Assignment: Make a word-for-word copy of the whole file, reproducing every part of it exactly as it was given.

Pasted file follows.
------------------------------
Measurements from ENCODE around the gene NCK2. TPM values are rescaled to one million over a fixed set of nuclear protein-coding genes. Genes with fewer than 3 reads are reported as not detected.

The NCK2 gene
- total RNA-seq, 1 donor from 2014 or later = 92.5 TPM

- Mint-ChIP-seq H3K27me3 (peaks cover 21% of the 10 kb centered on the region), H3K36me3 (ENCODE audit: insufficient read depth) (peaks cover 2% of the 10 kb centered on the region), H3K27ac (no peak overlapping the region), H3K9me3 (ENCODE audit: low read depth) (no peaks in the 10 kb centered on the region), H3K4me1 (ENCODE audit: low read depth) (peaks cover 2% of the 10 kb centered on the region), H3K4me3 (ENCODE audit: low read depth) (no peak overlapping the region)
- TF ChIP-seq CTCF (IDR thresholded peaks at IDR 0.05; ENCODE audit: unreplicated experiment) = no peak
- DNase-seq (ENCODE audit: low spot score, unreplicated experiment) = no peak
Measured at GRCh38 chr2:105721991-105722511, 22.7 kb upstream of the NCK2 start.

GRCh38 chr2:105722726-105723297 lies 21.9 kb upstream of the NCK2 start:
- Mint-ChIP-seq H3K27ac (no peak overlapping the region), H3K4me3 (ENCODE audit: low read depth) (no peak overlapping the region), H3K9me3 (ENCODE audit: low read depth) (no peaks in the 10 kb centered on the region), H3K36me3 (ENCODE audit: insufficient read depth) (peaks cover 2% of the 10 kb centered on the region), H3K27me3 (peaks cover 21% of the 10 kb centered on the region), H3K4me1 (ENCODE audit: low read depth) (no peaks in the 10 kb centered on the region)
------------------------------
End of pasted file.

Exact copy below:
Measurements from ENCODE around the gene NCK2. TPM values are rescaled to one million over a fixed set of nuclear protein-coding genes. Genes with fewer than 3 reads are reported as not detected.

The NCK2 gene
- total RNA-seq, 1 donor from 2014 or later = 92.5 TPM

- Mint-ChIP-seq H3K27me3 (peaks cover 21% of the 10 kb centered on the region), H3K36me3 (ENCODE audit: insufficient read depth) (peaks cover 2% of the 10 kb centered on the region), H3K27ac (no peak overlapping the region), H3K9me3 (ENCODE audit: low read depth) (no peaks in the 10 kb centered on the region), H3K4me1 (ENCODE audit: low read depth) (peaks cover 2% of the 10 kb centered on the region), H3K4me3 (ENCODE audit: low read depth) (no peak overlapping the region)
- TF ChIP-seq CTCF (IDR thresholded peaks at IDR 0.05; ENCODE audit: unreplicated experiment) = no peak
- DNase-seq (ENCODE audit: low spot score, unreplicated experiment) = no peak
Measured at GRCh38 chr2:105721991-105722511, 22.7 kb upstream of the NCK2 start.

GRCh38 chr2:105722726-105723297 lies 21.9 kb upstream of the NCK2 start:
- Mint-ChIP-seq H3K27ac (no peak overlapping the region), H3K4me3 (ENCODE audit: low read depth) (no peak overlapping the region), H3K9me3 (ENCODE audit: low read depth) (no peaks in the 10 kb centered on the region), H3K36me3 (ENCODE audit: insufficient read depth) (peaks cover 2% of the 10 kb centered on the region), H3K27me3 (peaks cover 21% of the 10 kb centered on the region), H3K4me1 (ENCODE audit: low read depth) (no peaks in the 10 kb centered on the region)